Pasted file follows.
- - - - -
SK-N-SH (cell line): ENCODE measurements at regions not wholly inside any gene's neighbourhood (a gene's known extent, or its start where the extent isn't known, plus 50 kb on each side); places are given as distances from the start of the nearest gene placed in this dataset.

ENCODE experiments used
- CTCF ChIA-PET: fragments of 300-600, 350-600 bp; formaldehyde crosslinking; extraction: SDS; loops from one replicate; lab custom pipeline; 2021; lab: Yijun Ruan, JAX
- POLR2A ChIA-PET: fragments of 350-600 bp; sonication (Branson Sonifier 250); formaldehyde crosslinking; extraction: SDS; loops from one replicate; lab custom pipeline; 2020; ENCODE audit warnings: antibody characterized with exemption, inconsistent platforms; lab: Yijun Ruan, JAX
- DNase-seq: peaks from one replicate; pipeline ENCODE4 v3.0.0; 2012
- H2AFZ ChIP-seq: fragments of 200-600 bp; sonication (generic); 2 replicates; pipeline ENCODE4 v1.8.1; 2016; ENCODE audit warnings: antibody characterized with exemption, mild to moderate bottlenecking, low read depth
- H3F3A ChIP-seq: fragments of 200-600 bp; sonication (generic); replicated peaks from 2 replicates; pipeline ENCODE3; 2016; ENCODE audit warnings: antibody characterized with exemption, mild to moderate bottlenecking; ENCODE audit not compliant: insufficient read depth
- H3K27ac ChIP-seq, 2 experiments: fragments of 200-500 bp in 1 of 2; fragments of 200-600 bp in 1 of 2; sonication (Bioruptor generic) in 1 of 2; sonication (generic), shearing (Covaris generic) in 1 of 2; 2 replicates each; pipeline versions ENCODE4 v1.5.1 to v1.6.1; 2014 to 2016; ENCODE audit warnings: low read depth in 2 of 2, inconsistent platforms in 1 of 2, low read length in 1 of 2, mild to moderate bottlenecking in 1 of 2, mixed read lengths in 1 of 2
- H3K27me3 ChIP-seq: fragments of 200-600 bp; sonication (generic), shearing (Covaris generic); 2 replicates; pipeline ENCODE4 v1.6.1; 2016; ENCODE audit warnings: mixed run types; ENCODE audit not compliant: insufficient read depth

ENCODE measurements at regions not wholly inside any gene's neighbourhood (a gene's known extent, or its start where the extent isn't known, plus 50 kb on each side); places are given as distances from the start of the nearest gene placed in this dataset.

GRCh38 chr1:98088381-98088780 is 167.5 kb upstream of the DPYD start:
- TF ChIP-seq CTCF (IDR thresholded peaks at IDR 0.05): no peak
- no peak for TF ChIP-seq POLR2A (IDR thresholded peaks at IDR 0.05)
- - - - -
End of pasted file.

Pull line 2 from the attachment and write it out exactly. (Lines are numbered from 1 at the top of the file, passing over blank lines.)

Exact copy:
ENCODE experiments used